South Australian Catholic priests say they will defy a forthcoming state law which will require them to report information received during past or present confessions about child sex abuse.
The South Australian Catholic Church has made it clear its members will be directed not adhere to the laws because confessions are ‘sacred’.
Reporting will become mandatory
Under the new law, set to take effect in October this year, priests with information derived from confessions about child abuse will have a legal obligation to report the matter to police. Failure to do so can result in a fine of up to $10,000.
The law forms part of South Australia’s response to the Royal Commission into Institutional Responses to Child Sex Abuse.
The NSW government has refused to adopt the Royal Commission’s recommendation, meaning priests in our state – unlike medical professionals, teachers, counsellors and the like – are not required to report information about child sexual abuse.
Catholic Church defiant
The Acting Archbishop of Adelaide, Bishop Greg O’Kelly who temporarily replaces Archbishop Phillip Wilson who stood aside after being found guilty of concealing historical child sexual abuse last month, says that while politicians can change the law, the Church will not undermine the confessional which it considers a “sacred encounter between a penitent and someone seeking forgiveness and a priest representing Christ”.
The change in the law “doesn’t affect us,” Mr Kelly said defiantly. “We have an understanding of the seal of confession that is in the area of the sacred.”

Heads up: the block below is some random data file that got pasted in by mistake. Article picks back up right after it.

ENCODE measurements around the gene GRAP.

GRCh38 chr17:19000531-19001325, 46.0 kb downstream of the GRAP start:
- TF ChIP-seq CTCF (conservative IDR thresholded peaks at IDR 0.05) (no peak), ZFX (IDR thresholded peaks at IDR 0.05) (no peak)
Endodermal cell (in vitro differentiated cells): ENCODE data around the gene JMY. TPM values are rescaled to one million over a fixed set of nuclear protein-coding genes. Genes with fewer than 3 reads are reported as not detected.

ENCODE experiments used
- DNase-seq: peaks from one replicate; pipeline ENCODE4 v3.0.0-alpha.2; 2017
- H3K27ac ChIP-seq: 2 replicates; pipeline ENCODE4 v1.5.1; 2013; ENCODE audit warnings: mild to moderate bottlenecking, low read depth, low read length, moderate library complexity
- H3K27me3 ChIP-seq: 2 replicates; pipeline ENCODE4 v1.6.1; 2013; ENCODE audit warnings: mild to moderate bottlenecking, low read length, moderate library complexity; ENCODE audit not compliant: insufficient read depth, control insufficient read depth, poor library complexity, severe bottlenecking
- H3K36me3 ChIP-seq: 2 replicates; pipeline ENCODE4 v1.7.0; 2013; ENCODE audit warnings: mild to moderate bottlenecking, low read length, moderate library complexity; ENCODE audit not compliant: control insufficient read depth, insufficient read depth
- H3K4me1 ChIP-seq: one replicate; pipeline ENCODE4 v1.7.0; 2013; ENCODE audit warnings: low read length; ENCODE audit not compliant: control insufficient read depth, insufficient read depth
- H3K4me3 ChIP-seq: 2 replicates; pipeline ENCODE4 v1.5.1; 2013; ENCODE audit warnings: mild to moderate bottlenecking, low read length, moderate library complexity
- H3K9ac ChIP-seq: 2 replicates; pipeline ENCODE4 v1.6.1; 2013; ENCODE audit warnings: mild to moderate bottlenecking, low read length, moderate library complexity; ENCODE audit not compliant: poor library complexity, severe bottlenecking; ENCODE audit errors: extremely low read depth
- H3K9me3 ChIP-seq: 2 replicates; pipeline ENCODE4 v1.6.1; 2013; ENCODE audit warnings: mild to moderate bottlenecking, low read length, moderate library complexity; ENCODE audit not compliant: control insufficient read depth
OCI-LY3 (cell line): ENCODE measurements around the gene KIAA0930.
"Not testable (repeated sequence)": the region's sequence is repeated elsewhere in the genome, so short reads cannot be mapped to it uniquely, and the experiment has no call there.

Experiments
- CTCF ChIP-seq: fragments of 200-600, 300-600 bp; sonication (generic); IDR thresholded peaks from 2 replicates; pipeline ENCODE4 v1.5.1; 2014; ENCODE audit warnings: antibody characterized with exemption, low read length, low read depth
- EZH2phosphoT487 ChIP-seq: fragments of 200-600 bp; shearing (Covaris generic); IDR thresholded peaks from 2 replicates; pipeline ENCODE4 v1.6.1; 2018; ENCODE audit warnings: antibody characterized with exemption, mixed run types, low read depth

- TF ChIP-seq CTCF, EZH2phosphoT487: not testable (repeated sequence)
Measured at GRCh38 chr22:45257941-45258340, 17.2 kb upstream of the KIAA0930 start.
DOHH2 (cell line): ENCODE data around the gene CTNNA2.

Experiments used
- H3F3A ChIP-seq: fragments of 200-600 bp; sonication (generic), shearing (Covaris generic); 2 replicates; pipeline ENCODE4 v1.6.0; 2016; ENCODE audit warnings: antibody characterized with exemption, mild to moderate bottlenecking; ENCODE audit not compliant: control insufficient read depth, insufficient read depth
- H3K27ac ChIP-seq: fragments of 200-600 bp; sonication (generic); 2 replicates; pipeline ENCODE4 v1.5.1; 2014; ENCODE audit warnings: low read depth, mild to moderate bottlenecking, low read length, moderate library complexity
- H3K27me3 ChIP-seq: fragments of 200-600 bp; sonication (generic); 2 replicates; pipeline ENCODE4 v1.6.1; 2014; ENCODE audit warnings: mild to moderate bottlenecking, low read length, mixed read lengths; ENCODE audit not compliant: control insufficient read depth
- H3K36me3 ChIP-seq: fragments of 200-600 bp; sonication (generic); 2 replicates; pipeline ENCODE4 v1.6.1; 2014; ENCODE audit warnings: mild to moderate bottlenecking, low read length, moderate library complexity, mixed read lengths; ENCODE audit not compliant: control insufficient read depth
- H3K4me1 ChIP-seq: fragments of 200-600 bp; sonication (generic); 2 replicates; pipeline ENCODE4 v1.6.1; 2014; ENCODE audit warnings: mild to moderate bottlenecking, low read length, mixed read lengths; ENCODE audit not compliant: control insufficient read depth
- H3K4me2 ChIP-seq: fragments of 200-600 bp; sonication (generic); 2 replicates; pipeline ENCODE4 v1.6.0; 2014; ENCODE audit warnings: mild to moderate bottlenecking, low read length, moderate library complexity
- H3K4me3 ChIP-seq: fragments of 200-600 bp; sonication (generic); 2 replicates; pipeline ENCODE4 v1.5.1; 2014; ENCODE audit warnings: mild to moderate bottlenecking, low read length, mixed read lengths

The Church is adamant that its own traditions and beliefs about the confessional seal are more important than the law.
It has also warned that any priest who reports such matters to authorities will be subject to excommunication from the Church.
Widespread child sexual abuse
The Royal Commission reported that at least 4,444 children were the victims of sexual abuse while in the care of the Catholic Church in Australia between 1980 and 2015.
The SA law brings priests in line with many others in positions of authority, who are all expected to report child sexual abuse to police, and it is hoped that priests with information previously derived during confessionals will come forward and help bring perpetrators to justice.
A spokesperson for the Attorney-General’s Department said that authorities intend to prosecute Church ministers who fail to report abuse.
“Where there is clear evidence to indicate a minister of religion … has failed to abide by their mandatory reporting requirements, the matter would need to be investigated by authorities, with further action — including prosecution — taken as appropriate,” a statement read.
However, it may be difficult or even impossible for authorities to detect let alone prove breaches of the law.
History of cover-ups
The Catholic Church has a history of cover-ups and defiance in the face of the law.
It also has the resources to fight legal battles that it faces, including to pay for the silence of victims through out-of-court settlements containing non-disclosure agreements.
South Australia’s Archbishop Philip Wilson now faces up to two years in prison after being found guilty of covering up child sexual abuse within the church.
Mr Wilson had been vigorously defending the charges since they were laid in 2015. He made four unsuccessful attempts to have the proceedings thrown out our court, including one which cited that his diagnosis of Alzheimer’s would make it impossible for him to face a hearing. When hearing that applications, the court pointed out that it was curious Wilson was capable of retaining his high-ranking position of authority and responsibility with such an allegedly debilitating diagnosis.
It remains to be seen whether Catholic priests in South Australia will be lining up to report information they have about child sexual abuse once the new laws take effect.